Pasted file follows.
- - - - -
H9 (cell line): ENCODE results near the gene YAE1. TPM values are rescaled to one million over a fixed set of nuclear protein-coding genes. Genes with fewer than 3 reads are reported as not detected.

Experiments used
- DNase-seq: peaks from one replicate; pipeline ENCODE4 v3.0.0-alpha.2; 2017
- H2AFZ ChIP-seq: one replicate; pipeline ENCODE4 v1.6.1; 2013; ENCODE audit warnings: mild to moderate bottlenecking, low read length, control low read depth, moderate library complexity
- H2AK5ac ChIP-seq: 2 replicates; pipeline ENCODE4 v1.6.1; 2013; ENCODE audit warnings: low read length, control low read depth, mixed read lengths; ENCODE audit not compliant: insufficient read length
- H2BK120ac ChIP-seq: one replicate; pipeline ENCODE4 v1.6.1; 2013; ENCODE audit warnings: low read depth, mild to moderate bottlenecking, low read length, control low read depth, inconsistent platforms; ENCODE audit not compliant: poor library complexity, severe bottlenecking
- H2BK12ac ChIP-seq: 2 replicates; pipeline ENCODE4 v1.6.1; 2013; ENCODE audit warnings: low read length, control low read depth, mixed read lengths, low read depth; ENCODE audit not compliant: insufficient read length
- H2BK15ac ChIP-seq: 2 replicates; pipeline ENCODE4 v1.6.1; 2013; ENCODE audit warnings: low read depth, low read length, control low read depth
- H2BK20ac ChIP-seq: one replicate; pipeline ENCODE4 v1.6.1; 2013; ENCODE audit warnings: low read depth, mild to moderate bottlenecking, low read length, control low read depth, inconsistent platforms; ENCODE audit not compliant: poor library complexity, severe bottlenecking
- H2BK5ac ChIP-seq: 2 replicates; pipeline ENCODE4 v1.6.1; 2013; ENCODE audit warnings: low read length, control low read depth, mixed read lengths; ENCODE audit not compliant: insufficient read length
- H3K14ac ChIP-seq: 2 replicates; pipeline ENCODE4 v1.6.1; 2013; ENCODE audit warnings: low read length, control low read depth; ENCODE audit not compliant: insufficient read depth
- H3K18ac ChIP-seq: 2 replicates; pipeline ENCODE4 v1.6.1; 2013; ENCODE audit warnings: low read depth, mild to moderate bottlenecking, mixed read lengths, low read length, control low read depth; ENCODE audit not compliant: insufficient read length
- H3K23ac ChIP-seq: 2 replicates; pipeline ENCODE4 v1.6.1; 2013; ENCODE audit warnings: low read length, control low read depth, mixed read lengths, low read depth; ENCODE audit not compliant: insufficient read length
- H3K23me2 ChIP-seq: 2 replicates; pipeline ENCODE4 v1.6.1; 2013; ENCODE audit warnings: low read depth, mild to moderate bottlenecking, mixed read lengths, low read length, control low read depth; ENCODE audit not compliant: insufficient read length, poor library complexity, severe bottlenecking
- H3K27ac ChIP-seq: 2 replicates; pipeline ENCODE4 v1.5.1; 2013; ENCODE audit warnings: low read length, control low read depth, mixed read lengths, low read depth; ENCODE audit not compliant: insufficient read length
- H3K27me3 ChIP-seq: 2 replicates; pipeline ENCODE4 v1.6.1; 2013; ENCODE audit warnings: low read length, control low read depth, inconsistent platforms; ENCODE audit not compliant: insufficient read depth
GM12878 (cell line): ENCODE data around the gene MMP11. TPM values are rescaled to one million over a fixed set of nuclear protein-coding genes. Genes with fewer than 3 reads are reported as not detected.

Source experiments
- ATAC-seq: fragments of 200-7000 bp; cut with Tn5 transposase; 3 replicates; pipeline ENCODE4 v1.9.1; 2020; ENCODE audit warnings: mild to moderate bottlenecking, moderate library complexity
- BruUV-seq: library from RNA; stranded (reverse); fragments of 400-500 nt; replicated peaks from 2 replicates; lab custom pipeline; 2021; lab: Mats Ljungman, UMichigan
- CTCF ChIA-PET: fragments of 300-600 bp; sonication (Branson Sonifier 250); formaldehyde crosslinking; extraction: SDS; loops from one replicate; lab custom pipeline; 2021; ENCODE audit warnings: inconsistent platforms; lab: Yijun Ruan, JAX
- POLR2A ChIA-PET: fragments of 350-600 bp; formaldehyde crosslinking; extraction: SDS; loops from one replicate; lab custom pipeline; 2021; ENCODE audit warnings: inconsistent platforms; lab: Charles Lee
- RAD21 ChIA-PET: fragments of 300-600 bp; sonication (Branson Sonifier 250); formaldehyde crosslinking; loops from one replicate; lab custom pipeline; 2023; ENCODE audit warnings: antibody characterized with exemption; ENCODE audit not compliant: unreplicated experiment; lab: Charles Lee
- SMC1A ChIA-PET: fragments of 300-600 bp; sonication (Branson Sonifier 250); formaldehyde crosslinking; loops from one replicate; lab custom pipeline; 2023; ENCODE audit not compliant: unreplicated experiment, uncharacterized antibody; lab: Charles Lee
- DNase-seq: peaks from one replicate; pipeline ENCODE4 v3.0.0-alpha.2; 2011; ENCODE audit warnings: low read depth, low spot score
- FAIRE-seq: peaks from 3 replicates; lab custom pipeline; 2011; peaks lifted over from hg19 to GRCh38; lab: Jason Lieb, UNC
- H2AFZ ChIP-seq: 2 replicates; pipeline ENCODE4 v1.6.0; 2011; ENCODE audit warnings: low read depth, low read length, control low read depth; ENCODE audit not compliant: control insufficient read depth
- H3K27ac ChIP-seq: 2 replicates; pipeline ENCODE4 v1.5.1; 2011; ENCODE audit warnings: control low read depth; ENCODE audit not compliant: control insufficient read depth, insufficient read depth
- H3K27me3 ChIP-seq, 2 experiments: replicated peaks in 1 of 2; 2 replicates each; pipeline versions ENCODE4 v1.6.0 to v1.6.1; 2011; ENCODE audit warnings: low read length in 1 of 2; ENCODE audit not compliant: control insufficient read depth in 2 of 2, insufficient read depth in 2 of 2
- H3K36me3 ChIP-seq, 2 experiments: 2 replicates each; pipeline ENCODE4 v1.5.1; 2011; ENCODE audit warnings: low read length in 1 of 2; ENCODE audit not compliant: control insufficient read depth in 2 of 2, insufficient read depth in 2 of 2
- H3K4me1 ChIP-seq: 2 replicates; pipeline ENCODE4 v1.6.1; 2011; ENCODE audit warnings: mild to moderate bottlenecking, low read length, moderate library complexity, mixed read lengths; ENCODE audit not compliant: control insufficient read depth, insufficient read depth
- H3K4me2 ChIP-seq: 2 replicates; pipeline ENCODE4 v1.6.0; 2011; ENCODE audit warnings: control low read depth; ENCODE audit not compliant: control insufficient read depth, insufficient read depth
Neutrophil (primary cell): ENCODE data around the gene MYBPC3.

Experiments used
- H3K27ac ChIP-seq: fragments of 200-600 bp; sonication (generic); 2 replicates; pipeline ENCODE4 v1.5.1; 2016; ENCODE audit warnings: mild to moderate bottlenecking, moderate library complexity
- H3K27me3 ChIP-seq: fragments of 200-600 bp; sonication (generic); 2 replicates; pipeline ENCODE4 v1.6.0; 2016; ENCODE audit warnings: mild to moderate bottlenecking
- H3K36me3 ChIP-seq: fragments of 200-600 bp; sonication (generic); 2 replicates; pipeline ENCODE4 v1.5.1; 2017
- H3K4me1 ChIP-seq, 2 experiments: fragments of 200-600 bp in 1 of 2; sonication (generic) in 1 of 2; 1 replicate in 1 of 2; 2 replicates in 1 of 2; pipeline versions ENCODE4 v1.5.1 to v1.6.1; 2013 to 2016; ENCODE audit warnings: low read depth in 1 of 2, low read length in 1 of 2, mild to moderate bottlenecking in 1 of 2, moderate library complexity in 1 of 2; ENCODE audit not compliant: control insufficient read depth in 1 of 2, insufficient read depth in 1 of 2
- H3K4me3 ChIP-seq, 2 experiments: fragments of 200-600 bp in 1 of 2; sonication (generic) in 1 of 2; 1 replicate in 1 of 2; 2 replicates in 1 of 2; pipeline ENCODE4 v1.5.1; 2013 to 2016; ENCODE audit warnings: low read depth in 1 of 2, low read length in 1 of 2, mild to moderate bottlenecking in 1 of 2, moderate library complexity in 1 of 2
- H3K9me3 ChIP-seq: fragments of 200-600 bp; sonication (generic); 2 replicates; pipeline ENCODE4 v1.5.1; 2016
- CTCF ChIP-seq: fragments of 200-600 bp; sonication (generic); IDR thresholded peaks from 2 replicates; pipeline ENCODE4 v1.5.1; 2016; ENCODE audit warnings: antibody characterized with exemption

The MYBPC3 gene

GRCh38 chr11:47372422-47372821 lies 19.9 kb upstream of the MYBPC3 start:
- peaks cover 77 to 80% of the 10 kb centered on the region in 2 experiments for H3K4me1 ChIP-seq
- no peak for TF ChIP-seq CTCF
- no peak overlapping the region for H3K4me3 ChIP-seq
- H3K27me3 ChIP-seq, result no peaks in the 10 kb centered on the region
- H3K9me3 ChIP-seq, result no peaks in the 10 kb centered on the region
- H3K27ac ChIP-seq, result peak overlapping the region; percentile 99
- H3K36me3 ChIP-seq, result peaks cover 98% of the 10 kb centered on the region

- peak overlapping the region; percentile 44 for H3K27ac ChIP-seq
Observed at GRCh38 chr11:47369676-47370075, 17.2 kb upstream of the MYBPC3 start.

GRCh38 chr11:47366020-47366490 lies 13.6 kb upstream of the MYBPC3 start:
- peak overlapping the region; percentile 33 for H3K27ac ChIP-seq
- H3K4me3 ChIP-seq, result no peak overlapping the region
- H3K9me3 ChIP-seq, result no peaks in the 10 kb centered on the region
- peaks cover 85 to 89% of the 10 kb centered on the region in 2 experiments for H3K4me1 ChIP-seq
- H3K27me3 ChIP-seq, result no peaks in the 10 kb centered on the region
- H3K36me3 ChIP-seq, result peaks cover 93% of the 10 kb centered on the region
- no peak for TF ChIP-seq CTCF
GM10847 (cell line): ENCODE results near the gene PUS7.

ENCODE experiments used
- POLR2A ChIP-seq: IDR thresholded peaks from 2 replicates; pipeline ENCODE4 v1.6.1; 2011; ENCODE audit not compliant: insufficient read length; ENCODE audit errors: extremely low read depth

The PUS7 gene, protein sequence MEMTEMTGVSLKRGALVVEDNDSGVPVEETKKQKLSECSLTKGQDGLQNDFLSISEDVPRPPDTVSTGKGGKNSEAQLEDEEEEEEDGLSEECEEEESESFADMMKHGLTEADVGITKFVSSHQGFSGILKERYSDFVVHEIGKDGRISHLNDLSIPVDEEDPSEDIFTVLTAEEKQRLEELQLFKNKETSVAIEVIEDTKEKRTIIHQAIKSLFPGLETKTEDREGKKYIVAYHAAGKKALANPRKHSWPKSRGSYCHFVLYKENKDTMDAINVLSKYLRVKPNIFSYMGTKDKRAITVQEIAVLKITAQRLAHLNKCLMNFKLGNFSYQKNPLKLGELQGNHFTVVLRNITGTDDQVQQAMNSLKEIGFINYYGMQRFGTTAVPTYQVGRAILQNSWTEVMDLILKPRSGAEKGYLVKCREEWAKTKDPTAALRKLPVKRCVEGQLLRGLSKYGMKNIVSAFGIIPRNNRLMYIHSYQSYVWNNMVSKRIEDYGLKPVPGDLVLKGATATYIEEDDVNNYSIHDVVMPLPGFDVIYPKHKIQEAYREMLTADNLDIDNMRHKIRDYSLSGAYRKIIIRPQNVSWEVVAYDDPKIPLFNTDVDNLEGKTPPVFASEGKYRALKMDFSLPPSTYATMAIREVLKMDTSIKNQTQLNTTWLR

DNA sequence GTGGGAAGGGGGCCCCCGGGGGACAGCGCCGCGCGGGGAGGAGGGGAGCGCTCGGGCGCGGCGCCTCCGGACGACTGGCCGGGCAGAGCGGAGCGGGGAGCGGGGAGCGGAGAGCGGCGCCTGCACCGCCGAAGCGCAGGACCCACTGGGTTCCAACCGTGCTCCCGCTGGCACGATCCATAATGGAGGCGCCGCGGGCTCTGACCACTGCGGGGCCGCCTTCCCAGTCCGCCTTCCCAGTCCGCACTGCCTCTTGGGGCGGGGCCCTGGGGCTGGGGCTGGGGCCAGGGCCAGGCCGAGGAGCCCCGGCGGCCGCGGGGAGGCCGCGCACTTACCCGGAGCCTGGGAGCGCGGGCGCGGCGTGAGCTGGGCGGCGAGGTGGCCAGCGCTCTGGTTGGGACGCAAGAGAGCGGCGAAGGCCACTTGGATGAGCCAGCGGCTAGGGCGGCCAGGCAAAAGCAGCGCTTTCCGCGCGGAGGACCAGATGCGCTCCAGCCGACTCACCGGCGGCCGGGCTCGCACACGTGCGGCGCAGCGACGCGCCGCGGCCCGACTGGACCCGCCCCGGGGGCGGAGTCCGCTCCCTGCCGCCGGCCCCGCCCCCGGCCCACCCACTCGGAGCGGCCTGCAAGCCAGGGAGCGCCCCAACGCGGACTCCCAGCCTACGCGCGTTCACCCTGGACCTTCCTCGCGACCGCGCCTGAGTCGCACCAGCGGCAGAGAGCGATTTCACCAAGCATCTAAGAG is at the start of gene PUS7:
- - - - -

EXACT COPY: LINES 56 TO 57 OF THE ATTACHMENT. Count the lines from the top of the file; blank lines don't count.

- H3K9me3 ChIP-seq, result no peaks in the 10 kb centered on the region
- peaks cover 85 to 89% of the 10 kb centered on the region in 2 experiments for H3K4me1 ChIP-seq